"I wanted to create a totally personal album that could also rock."
The symbiosis of noise and silence on a single album was his purpose.
To achieve this Lanegan had to use a bag of tricks.First he had to trick
himself to break from the old formula to separate noise and silence. Due
to that not only his name is printed on the booklet but also the addition
"Band" what makes the songwriter to a rocker.
"Most of the time I'm quite good at fooling myself", Lanegan says. "When
I was writing songs in the past which were reflecting a lot of my personality
I always convinced myself that it was just a story about somebody else.
And that was what I said sulkily in interviews. No one ought to have the
idea I would present my inner life on a silver plate. It was boring to
write about one's own life after all, at least I thought so."
These blinders worked especially good in combination with alcohol and
heroin. Nearly twenty years Lanegan could fight his demons and blind out
his fears only with drugs. But nowadays he hopes to have overcome them:
"By this time I have learned to reflect my thoughts. I don't have a problem
anymore with admitting that Bubblegum is about my own life."
For example the dreadful, recurring nightmares in which he committed horrible
crimes. At one point Lanegan got frightened.
"I went totally hysterical to my therapist and told him about it."
His therapist only said that such dreams and nightmares were important
and right, and that they kept us off from becoming a criminal in real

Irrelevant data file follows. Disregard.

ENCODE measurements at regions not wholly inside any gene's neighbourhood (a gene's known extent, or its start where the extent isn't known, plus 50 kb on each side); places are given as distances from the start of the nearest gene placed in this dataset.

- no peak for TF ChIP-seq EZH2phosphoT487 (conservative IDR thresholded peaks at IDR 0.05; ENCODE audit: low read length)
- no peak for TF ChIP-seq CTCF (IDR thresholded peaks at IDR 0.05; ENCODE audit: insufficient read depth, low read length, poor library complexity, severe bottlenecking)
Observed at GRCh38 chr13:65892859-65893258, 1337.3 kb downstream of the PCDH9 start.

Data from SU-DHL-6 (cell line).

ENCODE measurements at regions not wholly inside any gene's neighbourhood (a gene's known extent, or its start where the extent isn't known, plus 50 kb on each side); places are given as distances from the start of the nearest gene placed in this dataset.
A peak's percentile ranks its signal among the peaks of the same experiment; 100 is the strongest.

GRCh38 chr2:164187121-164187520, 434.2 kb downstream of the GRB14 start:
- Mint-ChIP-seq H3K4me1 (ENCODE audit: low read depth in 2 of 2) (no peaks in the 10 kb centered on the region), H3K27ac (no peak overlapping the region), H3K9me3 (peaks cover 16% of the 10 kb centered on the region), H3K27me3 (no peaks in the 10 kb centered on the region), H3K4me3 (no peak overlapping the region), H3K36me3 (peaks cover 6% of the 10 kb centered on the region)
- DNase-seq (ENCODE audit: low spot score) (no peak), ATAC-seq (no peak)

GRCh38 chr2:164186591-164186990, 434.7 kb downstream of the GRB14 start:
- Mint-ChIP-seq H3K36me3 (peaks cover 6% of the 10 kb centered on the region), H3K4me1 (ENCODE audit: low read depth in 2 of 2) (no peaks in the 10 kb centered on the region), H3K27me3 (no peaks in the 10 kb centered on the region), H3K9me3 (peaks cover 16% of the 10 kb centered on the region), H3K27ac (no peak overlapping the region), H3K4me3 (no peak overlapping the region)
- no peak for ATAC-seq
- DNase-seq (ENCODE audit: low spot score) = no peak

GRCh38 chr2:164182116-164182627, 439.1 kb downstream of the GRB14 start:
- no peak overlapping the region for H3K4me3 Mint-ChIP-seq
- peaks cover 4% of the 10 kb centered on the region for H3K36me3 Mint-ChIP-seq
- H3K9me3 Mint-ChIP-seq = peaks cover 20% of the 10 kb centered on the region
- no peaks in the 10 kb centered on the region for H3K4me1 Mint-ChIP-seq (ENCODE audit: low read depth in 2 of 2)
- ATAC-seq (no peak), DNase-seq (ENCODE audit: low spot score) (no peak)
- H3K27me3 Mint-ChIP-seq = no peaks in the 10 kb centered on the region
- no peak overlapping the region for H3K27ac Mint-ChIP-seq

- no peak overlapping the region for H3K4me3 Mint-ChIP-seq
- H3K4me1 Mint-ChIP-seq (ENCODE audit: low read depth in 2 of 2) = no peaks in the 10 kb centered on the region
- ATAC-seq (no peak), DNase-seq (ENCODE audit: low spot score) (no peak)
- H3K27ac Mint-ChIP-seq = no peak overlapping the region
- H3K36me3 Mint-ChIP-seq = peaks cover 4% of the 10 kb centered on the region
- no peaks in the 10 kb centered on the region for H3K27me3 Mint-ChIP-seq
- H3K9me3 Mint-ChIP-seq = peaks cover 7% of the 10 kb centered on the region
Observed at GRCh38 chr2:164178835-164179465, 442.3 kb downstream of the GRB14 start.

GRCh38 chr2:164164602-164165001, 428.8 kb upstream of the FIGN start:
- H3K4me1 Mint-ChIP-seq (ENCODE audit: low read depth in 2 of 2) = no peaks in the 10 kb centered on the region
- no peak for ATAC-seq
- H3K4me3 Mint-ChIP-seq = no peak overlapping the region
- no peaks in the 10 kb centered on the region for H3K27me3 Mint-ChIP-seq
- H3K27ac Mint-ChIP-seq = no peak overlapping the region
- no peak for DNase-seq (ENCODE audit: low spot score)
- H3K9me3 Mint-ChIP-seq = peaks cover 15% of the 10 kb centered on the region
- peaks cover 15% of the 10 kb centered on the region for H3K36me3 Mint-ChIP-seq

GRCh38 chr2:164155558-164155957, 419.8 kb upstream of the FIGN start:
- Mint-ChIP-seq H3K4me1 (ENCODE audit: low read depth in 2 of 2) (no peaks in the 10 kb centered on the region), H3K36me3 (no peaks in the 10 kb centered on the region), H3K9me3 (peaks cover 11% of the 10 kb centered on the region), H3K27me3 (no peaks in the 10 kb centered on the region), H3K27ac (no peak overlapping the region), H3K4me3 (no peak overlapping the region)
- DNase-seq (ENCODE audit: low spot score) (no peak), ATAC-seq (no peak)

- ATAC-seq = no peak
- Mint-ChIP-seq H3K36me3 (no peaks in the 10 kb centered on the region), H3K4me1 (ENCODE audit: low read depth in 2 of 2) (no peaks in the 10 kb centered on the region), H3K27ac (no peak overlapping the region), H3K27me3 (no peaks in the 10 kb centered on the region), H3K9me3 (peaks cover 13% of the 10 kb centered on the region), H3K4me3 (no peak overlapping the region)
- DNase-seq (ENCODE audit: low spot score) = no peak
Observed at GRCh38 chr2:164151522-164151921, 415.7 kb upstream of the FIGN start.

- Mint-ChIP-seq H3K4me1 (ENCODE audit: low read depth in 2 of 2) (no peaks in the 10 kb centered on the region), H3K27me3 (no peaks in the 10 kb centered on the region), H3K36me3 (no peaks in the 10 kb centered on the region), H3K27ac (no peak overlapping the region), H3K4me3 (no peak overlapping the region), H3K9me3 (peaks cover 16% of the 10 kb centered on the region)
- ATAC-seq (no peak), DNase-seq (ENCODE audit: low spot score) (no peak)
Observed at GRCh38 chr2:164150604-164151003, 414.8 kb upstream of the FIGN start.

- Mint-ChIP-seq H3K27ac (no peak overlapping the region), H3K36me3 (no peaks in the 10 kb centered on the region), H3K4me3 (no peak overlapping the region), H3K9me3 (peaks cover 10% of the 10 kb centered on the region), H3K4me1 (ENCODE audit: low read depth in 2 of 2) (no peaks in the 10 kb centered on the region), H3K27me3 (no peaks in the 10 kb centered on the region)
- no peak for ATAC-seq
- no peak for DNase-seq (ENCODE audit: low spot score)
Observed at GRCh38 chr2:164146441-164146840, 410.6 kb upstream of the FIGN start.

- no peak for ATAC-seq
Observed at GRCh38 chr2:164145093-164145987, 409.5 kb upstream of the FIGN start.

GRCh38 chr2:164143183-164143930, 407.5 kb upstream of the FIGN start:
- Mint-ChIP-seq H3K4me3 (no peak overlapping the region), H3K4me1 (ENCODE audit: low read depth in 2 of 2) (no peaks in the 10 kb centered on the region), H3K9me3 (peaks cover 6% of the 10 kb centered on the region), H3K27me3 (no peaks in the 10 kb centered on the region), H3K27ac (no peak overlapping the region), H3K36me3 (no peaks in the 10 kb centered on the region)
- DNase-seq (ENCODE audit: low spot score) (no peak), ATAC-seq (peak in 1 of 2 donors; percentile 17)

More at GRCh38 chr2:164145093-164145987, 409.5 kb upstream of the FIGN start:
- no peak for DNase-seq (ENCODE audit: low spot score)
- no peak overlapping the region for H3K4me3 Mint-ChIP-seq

"This realization calmed me", he says today.
He digested it in his song One Hundred Days, which says that nightmares
are no horrortrips but normal, every day experiences. When you learn to
handle them you can draw a positive peace out of them. maybe it's because
of this peace and self-assurance that Bubblegum became his best album.
He is directing every single song till a brilliant play of noise and silence,
of pain and hope, of frustration and lust for life arises.
No flaunt with famous names: With somnambulistic assurance he invited
several guest musicians: PJ Harvey, Dean Ween, Greg Dulli, Chris Goss,
Duff McKagan, Nick Oliveri and Josh Homme ennoble this masterpiece with
the sticky title.
"An advantage of being a part of the music biz is that I met a lot of
friends. I didn't want to flaunt with these known names, I rather tried
to use the talent of every single one for the suitable song. Without these
people many songs wouldn't be half as good as they are now."
The result is complex and homogeneous at the same time. Finally Mark Lanegan
succeeded to combine noise and silence, distance and intimacy, tradition
and progress, dazing and hope. That this masterpiece is named "Bubblegum"
is nearly an affront and was appalling some of his fans months ahead of
the release. In internet forums and chatrooms they expressed their fear
the title might be an omen and the rock singer who was dealt as the next
Kurt Cobain in the nineties could record sticky pop music from now on.
But of course the singer from Washington didn't even think of making a
cheerful pink album:
"Did you see the cover?", he asks and laughs. "I think it's damn funny."
A man full of contradictories, but he doesn't let a good joke pass.